Compounding this challenging environment is the politically correct culture. A wrong word or comment, even with the best of intentions, can result in an angry backlash. This can even spill over to abuse and threats of violence; and in a world where social media facilitates the mob, hate can escalate quickly. Leaders of all description are no strangers to a disgruntled public. Just a few days ago we recalled Christ’s Passion and death. Christ was the Messiah; he was greeted with waving arms and song to Jerusalem, and yet within a few days he was nailed to a Cross, betrayed by the same people who had given him such a warm welcome.


Political leaders are much maligned. Of course they will sometimes make the wrong decision and this might even be contrary to the teaching of the Church. But Christ suffered and died for all. In responding to the Equalities and Human Rights Committee the Church makes it clear that central to human rights is human dignity. Just as we call on those in civil office to uphold human dignity so must we afford them this basic right.


It is important to engage with civic life. If we want to effect change in the world we need to be involved in public life. The Church doesn’t seek preferential treatment and she has no desire of entitlement to the workings of political office; she simply looks for the opportunity to express her vast knowledge and experience in order to protect human dignity and the common good. She has something good to offer and it is right that she at least be heard.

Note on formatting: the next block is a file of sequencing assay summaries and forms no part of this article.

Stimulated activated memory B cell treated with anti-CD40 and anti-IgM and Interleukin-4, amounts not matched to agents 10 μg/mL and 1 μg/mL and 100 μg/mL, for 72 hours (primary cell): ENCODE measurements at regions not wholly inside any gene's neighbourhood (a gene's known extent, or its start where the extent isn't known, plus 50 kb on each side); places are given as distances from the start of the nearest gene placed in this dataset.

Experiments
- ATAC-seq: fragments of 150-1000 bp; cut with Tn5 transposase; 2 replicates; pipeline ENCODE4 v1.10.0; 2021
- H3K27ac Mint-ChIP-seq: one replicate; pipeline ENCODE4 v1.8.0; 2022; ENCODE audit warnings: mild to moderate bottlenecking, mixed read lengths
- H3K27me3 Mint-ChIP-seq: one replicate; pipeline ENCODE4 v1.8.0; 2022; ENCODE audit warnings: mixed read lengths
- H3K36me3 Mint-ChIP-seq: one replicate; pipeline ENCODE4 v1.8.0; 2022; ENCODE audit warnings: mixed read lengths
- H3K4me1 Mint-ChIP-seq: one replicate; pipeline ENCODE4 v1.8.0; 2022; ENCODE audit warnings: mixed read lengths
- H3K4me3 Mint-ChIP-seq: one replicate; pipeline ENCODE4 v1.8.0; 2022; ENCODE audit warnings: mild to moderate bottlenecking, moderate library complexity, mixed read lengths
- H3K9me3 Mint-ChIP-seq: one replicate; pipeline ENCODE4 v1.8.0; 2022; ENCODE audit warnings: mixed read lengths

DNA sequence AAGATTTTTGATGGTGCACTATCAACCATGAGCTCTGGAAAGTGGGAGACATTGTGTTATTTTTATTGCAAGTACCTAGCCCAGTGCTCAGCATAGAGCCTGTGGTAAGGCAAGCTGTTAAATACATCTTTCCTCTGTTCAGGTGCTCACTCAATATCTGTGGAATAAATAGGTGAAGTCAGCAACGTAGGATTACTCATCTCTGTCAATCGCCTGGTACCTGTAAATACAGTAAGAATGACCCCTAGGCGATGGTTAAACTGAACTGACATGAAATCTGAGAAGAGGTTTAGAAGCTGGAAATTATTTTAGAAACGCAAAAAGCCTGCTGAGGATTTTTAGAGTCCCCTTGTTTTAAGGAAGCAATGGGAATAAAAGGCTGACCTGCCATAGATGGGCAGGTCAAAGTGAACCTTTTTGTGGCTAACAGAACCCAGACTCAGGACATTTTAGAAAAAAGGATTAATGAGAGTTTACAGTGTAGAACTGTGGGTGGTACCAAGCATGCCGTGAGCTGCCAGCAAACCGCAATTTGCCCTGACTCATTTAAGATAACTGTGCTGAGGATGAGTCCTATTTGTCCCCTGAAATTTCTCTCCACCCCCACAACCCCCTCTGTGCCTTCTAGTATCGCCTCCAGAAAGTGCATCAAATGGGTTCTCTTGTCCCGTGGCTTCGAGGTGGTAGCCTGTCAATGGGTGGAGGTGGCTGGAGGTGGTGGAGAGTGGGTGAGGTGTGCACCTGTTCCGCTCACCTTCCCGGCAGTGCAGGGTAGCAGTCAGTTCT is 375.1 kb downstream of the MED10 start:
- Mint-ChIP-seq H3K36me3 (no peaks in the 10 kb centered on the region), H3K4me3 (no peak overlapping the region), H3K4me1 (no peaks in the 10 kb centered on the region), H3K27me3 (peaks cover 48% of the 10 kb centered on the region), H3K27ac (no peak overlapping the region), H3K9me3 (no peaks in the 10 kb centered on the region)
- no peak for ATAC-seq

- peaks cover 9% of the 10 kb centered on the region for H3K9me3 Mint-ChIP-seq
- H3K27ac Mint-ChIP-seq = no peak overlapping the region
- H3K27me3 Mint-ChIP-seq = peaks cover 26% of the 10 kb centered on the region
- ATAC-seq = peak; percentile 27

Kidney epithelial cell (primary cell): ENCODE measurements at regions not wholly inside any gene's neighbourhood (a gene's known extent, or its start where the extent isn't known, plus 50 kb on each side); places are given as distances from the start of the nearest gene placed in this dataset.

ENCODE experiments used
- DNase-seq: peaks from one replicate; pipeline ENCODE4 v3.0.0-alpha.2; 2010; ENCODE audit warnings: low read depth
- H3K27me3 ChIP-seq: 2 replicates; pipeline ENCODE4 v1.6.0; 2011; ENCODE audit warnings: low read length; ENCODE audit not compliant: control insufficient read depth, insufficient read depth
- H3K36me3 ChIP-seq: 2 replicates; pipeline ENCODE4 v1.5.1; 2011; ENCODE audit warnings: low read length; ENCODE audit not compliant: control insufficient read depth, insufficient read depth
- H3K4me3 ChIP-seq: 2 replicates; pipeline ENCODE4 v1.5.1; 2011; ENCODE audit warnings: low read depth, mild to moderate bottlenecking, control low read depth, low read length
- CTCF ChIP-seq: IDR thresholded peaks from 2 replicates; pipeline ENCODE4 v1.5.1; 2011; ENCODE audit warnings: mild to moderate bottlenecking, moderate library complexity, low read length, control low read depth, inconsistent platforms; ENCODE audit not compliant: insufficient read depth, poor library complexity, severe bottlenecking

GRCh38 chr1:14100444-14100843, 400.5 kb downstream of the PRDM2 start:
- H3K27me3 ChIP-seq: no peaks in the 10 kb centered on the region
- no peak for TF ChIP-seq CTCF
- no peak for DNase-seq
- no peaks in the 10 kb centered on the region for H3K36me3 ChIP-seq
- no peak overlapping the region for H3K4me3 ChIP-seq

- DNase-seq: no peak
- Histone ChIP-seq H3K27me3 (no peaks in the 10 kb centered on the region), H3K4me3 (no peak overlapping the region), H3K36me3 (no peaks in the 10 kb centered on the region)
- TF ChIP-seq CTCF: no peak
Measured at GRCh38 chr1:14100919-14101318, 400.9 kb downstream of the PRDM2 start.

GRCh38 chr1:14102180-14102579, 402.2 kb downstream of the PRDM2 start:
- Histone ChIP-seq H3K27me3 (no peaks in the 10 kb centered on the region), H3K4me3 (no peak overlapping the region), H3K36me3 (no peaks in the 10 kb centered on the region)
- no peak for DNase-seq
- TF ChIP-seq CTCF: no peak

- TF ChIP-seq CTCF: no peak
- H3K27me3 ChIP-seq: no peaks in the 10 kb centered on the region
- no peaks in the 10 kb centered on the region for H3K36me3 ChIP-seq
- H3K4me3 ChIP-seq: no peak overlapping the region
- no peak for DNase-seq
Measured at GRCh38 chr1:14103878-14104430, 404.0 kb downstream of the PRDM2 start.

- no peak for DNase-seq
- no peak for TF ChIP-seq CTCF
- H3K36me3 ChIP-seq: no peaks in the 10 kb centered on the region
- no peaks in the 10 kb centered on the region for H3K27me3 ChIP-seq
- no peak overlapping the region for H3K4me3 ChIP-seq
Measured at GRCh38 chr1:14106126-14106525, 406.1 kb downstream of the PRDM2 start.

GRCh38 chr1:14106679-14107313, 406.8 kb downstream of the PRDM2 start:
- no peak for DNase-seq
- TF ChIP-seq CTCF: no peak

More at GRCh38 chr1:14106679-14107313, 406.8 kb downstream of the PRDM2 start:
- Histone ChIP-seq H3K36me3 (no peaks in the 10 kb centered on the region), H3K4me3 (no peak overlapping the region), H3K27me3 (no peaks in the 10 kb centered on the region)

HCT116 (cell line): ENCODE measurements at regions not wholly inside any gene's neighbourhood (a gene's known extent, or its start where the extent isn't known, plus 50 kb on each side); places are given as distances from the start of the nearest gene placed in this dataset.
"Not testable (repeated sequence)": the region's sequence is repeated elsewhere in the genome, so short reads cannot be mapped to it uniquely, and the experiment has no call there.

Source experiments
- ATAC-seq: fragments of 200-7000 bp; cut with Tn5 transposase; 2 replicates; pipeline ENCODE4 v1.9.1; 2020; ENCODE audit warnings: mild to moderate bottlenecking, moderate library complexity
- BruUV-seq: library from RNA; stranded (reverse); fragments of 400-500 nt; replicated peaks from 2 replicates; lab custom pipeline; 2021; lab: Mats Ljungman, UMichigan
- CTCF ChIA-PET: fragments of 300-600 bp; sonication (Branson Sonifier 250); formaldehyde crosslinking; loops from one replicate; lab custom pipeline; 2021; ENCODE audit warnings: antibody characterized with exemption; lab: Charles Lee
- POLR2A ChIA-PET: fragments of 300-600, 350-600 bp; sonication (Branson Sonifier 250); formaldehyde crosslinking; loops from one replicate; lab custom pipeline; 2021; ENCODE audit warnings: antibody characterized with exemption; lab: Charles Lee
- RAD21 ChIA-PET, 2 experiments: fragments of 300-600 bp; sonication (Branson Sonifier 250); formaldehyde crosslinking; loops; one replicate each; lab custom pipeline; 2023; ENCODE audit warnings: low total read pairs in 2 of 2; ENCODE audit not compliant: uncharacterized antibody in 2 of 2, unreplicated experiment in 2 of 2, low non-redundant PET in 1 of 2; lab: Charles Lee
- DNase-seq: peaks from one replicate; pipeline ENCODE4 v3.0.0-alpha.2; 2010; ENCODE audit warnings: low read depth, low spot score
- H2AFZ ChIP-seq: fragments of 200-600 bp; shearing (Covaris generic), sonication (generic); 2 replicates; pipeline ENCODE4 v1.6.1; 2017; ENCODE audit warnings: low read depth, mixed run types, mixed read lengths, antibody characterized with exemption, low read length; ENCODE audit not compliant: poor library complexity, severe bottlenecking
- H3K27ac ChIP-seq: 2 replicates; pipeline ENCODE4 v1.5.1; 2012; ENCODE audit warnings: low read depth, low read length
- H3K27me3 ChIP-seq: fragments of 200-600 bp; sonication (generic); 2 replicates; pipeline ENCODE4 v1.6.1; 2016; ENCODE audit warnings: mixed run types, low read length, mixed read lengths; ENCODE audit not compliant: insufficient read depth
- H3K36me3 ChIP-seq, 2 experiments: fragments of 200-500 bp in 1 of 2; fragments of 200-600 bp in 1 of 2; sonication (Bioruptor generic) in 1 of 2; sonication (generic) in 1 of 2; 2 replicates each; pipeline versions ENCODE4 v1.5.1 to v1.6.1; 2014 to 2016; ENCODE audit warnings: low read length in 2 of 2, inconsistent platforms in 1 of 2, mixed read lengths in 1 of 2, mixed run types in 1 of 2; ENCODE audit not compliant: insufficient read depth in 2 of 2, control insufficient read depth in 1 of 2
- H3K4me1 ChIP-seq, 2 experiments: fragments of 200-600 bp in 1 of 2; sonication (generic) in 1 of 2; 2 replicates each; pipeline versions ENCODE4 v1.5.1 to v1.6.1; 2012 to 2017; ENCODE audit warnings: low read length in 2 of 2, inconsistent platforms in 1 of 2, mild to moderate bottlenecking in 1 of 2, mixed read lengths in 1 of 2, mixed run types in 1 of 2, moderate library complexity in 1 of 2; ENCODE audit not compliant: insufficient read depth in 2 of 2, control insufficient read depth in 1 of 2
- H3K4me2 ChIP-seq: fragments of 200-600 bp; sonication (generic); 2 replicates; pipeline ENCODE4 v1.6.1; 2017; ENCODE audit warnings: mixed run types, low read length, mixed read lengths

The Mass in the Scottish Parliament was a fine example of the Church’s mission to take Christ to the world; to make His love and mercy visible. In this instance Christ was truly present in our parliament and prayers were offered for all civic leaders and for our country. It was also an opportunity for Catholic MSPs to come together before the Eucharist; seeking strength and courage to do good works and to be true to their faith in an increasingly hostile environment. I think it was important for them to see the Church so present; to know that she is there.


I left the Mass thinking about the duty to obedience, and I prayed for our civic leaders. I prayed that whilst many of them might not recognise or appreciate the kind of call to obedience we saw on the Cross, I hoped that they would at least recognise the duty to be obedient to the inherent dignity of each and every human being and to work for the common good of our nation.